What to expect from the upcoming API-970 Corrosion Control Document/Manual

By Marc McConnell, P.E., Metallurgy and Fixed Equipment Engineering Coordinator at Pro-Surve Technical Services. December 30, 2013

On November 19, 2013, API issued project/document number 970 for an entirely new Recommended Practice (RP).  The scope of this project will be to develop a work process and a standardized approach to the development of Corrosion Control Documents (CCDs) that will apply to the most common refinery process units.  It will provide guidance and basic requirements for preparing a Corrosion Control Document (CCD) on a given unit.


In order to maintain the integrity and reliability of pressure equipment in the refining and petrochemical industry, several process safety management systems are necessary.  A CCD is another tool to aid in the continuing improvement process of process safety management.  A CCD is developed on a process unit in order to identify known and possible damage mechanisms of equipment and piping, and to recommend additional inspections outside of API 510 Pressure Vessel Inspection Code.  The need for this document was identified by the Inspection and Corrosion/Materials Subcommittees of the API Committee on Refinery Equipment.  The CCD should dive deep into the fundamental understanding of the process/operating conditions and resulting damage mechanisms.

The Corrosion Control Document Process

A CCD will be developed on individual corrosion systems or loops one at a time.  Each loop will be evaluated with the same sections/topics.  We haven’t started discussing the details that will be in this SP, but some of the sections commonly included in existing CCD are as follows:

  1. Process conditions (main stream composition, temperature, pressure, contaminants)
  2. Materials of Construction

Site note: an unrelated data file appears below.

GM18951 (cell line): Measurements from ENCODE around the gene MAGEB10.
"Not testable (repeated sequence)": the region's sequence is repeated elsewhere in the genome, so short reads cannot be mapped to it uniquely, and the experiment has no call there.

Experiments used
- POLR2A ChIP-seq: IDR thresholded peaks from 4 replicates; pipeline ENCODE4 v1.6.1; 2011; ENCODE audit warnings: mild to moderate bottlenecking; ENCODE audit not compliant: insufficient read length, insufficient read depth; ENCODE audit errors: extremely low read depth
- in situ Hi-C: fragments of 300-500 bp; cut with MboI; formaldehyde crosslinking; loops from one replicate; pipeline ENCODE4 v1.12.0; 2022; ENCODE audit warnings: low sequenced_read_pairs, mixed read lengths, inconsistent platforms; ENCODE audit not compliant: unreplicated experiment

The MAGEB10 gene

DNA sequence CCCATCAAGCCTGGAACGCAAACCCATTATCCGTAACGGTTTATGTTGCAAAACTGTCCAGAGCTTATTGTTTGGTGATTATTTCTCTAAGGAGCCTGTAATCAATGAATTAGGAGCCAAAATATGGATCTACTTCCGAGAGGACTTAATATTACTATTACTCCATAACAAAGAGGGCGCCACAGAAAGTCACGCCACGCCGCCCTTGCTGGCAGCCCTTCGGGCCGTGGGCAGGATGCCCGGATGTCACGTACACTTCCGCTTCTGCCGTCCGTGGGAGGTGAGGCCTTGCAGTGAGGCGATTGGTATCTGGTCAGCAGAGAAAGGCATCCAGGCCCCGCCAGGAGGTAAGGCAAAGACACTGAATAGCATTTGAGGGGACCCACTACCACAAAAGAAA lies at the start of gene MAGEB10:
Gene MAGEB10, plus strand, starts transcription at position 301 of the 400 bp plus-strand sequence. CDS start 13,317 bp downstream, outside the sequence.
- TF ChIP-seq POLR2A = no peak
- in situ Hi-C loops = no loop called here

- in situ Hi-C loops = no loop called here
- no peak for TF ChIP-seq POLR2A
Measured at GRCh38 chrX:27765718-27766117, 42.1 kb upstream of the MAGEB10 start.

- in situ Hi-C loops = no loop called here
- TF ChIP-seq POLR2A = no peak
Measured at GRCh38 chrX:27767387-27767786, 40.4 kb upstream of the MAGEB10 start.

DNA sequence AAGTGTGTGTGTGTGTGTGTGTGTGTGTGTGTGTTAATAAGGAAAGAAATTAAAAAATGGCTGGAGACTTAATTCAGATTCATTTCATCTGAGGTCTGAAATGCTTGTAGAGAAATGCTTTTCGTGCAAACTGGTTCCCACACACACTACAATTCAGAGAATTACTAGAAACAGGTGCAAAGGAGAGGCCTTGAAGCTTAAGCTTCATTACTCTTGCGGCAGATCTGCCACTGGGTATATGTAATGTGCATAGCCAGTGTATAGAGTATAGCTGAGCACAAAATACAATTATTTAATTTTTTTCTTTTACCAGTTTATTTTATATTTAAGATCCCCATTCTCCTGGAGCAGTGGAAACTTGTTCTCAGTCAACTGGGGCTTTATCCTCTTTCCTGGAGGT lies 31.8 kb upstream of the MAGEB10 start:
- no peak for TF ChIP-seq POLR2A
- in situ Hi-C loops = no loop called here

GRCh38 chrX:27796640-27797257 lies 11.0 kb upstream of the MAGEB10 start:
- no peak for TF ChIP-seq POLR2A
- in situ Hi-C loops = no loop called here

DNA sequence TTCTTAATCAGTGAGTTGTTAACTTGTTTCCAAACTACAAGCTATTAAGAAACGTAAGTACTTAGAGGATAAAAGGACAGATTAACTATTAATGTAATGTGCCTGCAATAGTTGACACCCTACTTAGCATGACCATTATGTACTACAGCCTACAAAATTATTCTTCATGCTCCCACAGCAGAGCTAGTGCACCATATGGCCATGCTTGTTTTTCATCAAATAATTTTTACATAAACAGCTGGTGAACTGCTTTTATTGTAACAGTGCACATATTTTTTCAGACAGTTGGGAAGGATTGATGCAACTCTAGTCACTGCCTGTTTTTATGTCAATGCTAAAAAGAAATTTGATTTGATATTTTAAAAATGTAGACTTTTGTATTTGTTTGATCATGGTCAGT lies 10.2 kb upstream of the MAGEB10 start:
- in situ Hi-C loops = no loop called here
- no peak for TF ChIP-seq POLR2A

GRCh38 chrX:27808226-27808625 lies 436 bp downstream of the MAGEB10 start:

3. Reason for the materials of construction, expected corrosion rates and possible alternative construction materials
  4. Damage mechanisms - corrosion precursors
  5. Injection/mix points, configuration, purpose, and risk ranking
  6. Inspection history and highlights
  7. Any process operation problem history
  8. Operating envelope limits, reason for monitoring, and consequence of deviation
  9. Special inspection considerations beyond API 510 and API 570
  10. Start-up and shutdown considerations
  11. Findings and recommendations

CCDs should be dynamic and account for changing process conditions and current equipment conditions.  In order to develop the necessary information, identify potential degradation mechanisms and failure scenarios along with consideration for future operating conditions, the combined efforts of a multi-disciplinary team of SMEs is recommended.  Typically this team would consist of:

  • Site corrosion engineer/specialist,
  • Unit process engineer/technologist,
  • Unit inspector,
  • Experienced unit operations representative(s),
  • Unit Maintenance / Reliability Engineer (as needed, ad hoc),
  • License Technology Specialists, as needed,
  • Process Chemical Treatment Vendor (as needed, ad hoc), and
  • Process Chemist.

Our first meeting on this new RP will be at the API Spring Refining and Equipment Standards Meeting in Orlando, Florida the week of May 19th.  Join us at that time, or send your comments and suggestions for us to incorporate.

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